Chris Green: Why can’t I spend it? Making the currency part of crypto work

Our regular columnist, technology expert and analyst Chris Green, looks at simply trying to spend a bit of cryptocurrency…

Back in February, when the crypto space was taking repeated fire from Bank of England governor Mark Carney, I wrote that “crypto is, for now at least, a currency you invest in and hold rather than a currency you spend.”

The likes of Bitcoin, Litecoin, Ripple and Ethereum continue to be castigated by the established banking community for this. The financial services sector is still holding these and other cryptocurrencies to the same measures of success as fiat currencies. As we explained back then, the cryptocurrencies of the moment are more investible assets rather than spendable units. However, two months is a long time in financial services and things are changing rapidly – crypto is becoming significantly more spendable in its own right.

What has changed is the simplification of a mechanism for making that transaction with a business or service. A raft of new prepaid and account-based debit cards are combining fiat and crypto into a single spendable mechanism, moving us ever closer to being able to buy a daily newspaper, a hamburger or a new microwave oven with our hard-earned Bitcoin.

The Missing Link

Card services such as FuzeX, and HashCard are providing individuals with a non-threatening mechanism to buy crypto, to convert fiat to crypto (and visa versa) and to conduct everyday transactions that can be ultimately deducted from a crypto balance. Moreover, these cards provide a mechanism to spend crypto that is compatible with the vast majority of retailers today, requiring no investment or workflow changes at the till or point of transaction. If a retailer can accept Visa or MasterCard, it can accept a hybrid card that connects to fiat and crypto accounts on the back end.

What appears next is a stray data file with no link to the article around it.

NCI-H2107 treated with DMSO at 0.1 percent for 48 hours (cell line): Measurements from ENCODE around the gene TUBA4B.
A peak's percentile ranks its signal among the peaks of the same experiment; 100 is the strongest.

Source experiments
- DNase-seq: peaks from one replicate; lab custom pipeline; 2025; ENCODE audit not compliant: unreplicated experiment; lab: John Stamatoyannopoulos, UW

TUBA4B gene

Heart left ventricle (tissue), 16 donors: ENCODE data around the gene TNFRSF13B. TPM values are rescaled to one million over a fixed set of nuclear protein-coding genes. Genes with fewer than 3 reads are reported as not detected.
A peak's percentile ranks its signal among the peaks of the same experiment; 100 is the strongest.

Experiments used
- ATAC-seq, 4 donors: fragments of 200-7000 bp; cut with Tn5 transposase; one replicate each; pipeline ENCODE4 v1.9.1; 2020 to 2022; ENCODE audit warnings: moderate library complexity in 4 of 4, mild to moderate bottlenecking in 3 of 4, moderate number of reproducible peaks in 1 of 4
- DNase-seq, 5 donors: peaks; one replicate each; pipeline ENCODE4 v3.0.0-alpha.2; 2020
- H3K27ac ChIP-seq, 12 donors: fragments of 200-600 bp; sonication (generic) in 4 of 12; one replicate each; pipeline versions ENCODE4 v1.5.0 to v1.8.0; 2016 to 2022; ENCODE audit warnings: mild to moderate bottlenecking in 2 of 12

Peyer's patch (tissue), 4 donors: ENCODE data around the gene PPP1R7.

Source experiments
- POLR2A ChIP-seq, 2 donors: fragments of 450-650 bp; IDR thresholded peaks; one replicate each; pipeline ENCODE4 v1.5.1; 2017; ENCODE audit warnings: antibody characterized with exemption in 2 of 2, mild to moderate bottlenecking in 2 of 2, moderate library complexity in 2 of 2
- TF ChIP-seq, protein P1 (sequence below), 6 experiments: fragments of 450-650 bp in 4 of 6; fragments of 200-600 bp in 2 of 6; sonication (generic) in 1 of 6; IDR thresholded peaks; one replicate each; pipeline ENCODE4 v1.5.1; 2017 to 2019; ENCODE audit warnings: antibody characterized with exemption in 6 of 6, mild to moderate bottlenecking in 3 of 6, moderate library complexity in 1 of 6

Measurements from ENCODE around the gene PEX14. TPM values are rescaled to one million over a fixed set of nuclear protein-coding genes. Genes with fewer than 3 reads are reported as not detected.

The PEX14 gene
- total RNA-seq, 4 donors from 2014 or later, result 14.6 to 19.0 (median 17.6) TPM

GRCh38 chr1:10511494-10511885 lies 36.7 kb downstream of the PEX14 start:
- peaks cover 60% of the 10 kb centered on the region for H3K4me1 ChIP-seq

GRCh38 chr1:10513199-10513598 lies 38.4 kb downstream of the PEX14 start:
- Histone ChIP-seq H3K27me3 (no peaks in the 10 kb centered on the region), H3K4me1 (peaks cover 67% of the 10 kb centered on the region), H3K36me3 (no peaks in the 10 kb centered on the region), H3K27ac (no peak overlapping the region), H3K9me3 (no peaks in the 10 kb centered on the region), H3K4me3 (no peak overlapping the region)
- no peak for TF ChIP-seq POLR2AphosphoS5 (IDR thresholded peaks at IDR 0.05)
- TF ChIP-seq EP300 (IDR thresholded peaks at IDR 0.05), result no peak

A case in point is crypto loyalty scheme Energi Mine. It is partnering with companies looking to promote energy-saving best practice. Its token will serve as the equivalent of Nectar points for those who save energy in the workplace and at home. It is partnering with FuzeX, so that Energi Mine users will have an easy conduit through which to convert and spend the EnergiTokens (ETK) they accrue, using them on everything from an electricity bill to a bucket of tofu.

These cards are the missing link needed to bridge the consumer experience of money with cryptocurrency assets.

People understand credit and debit cards. It has become non-threatening technology like a television and a kettle. People are comfortable with how they work and with using them in public. Young and old – both are comfortable with cards. As a format, cards transcend physical and digital transactions. They make for a perfect link between fiat and crypto.

Challenger banks such as Revolut have also seen potential in the hybrid card model. It has demonstrated today that multiple currencies – fiat and crypto – can be managed and used via a single card. While services such as Curve, which is available and operational now, have proven that the ‘one card, many accounts’ model both works and can be managed by a user easily using a simple mobile app. It means that card operators could leverage Open Banking principles and act as an aggregator for exchanges, other cards, bank accounts and crypto wallets.


The question is, how long will it now take the established banks and credit card companies to jump on this bandwagon as well? Not any time soon alas.

If we take the UK as a case example, most high street banks are still fleeing the crypto scene and even blocking the use of their own credit and debit cards to facilitate crypto purchases. Similar reluctance abounds in the US as well. However, physical and digital retailers are showing growing interest in accepting crypto which will eventually force the hand of the established financial services space into meeting business and consumer demand.

Ultimately, it doesn’t matter whether your local burger van takes native Bitcoin or just Visa and MasterCard. With the advent of hybrid card services, it is ultimately irrelevant as the consumer can decide whether to ultimately fund a purchase with crypto or fiat.